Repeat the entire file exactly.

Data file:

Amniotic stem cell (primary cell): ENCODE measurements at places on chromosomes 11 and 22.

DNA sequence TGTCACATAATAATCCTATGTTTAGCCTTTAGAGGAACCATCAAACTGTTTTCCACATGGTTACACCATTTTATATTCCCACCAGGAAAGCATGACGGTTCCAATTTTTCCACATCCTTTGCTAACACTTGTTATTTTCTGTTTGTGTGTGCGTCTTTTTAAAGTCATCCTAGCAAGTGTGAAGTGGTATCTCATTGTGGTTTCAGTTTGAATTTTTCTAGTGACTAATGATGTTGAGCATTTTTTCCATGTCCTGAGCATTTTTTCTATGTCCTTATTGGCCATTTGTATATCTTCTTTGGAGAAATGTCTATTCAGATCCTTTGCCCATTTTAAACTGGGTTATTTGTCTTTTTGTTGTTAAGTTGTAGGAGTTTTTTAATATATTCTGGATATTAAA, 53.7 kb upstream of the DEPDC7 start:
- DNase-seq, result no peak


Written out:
Amniotic stem cell (primary cell): ENCODE measurements at places on chromosomes 11 and 22.

DNA sequence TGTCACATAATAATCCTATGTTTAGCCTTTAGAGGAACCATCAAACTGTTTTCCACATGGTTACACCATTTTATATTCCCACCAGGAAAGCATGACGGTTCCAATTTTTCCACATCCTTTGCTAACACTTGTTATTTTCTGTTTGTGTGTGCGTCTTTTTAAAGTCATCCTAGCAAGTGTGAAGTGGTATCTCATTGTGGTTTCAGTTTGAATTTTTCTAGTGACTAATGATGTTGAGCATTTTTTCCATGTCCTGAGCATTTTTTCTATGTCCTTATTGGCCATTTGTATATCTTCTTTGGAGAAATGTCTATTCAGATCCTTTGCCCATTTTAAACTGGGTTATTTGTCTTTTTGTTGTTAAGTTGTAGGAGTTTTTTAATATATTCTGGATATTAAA, 53.7 kb upstream of the DEPDC7 start:
- DNase-seq, result no peak